We also have to consider the savings that the person buying the product is going to make, with energy costs going down throughout the lifetime of the product
Quite tricky, though, isn’t it?
Al Qaisi: Yes, it is very difficult, but it is important to look at the total cost of ownership. It’s not just the initial price of the product; we also have to consider the savings that the person buying the product is going to make, with energy costs going down throughout the lifetime of the product. It is a balance of innovation, when we come up with a new technology that has higher efficiency, and of achieving a lower cost. Maybe the product is a little bit more expensive, but it will save a lot of money throughout the lifetime of the product.
It’s like finding a sweet spot?
Giorgio Elia: Correct. It all depends on the customer’s knowledge. We need to sit down with the person concerned and tell him that if he buys a particular air conditioning equipment, he will have a savings and the return in three years. It is different than just selling the products and not explaining. The customer must be informed. Like any product, once you have a lot of innovation, lot of technologies, it is expensive at the time of launching. People will slowly start knowing about the benefits of the product. The economy of scale will kick in, and the cost of the product will go down, and it will become affordable.
Do you feel that will help you work on the barrier of a price-sensitive market, because most contractors are trying to base their buying decisions on cost?
Al Qaisi: We support and we are fully happy with the new regulations that the UAE is coming up with, because we will have quality products in the country. In the GCC region, they continue to improve their regulations. They are doing it step by step. They come up with high efficiency, and then they increase the bar. This is good, because now we are eliminating the products that are not efficient.
What is the update on your collaboration with Harvard University, where Dr Joe Allen has quantified IEQ and made a case for increasing fresh air intake to improve cognitive performance of the occupants, plus health. What has Carrier achieved through Dr Allen’s research?
Mandyck: Our objective with sponsoring the research at Harvard was to see if we could bring new data to the marketplace, so that people can make better decisions. People have been asking us for years, “Do Green Buildings improve productivity?” And that data didn’t exist. And that’s why we approached Harvard, three years ago, to ask if they could design research that studied that question. That led to landmark research, which was released in 2015, the CogFX Study 1, which found that the optimised indoor environmental quality often found in a Green Building improves cognitive test scores in that study by 101%, so that was an amazing find. And it started a whole new conversation in the real estate industry about the actual true value of a Green Building. Study 2, which involved 109 people in 10 office buildings across the United States, built on that. These were already high-performing buildings, so theoretically, they were already achieving the benefits of the maximum indoor environmental quality. So the question that Harvard set out to ask is, “Are there benefits even beyond that?” What they found is the answer was yes. These high-performing buildings – which were certified as Green Buildings – actually saw cognitive test scores that were 26% better. So that was on average, but in three particular areas, in crisis response score, the averages were 73%; for applied decision making, there was a 44% improvement; and for strategic decision making, there was a 31% improvement. So these are really powerful findings that we think will continue to change the conversation in the real estate industry on the true value of a Green Building. Today, or before the research, the value of a Green Building was really just measured on the basis of energy efficiency and water savings, and that’s really important, and we have to continue to do that, but this [the Harvard study] broadens the value proposition by including the productivity, which we think is very important.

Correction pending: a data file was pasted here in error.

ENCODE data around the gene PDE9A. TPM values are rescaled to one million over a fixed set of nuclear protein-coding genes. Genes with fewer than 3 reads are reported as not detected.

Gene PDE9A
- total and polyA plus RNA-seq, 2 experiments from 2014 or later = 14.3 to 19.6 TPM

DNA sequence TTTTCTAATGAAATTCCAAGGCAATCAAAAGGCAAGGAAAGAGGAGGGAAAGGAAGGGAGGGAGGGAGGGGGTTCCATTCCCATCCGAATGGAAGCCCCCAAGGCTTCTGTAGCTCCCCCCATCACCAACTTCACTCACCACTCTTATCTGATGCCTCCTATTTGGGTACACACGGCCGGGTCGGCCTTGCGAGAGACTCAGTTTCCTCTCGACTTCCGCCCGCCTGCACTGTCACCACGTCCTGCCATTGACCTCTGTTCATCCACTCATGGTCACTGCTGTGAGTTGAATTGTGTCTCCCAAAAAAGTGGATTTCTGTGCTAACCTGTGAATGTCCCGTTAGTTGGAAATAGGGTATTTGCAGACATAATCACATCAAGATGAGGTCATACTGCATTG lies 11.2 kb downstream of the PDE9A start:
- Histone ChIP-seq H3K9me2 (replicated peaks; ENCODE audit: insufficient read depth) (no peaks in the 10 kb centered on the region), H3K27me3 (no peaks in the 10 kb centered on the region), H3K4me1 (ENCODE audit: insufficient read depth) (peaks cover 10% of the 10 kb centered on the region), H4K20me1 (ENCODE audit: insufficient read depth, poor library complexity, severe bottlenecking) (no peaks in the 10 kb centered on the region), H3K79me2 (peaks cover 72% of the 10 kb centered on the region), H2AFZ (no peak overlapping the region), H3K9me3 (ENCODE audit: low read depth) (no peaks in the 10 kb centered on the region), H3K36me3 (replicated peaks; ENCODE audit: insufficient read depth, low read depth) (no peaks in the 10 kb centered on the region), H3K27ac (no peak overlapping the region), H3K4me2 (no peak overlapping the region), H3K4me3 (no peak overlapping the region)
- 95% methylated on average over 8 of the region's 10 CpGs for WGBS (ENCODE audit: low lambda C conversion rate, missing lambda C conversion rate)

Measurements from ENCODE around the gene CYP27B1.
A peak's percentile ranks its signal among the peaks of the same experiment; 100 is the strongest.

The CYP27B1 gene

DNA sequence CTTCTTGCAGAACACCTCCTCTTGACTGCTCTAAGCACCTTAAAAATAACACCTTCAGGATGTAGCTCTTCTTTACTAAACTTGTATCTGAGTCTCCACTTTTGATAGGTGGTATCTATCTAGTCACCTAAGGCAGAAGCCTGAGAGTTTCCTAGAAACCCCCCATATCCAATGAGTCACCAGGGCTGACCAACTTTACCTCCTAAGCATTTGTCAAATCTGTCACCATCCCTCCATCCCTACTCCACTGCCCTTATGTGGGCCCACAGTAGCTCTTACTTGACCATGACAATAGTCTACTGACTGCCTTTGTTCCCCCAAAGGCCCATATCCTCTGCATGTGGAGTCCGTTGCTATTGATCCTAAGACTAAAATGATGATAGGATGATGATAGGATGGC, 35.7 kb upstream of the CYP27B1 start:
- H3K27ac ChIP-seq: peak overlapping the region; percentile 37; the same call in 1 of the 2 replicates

How do you plan to replicate the Harvard study across the United States? How are you going to get buy-in from a building owner or a consultant, considering it takes a lot if effort to get everyone to read from the same page?
Mandyck: We are doing our best to make the research widely available. We are doing many customer briefings, whether it’s here in the Middle East or in New York City or Los Angeles. We are making sure that we bring the data to the marketplace. People are aware of it, and it’s working, because people are starting to think differently about how the building should operate, what the true benefits of the building can be.
[The writer is the Editor of Climate Control Middle East.]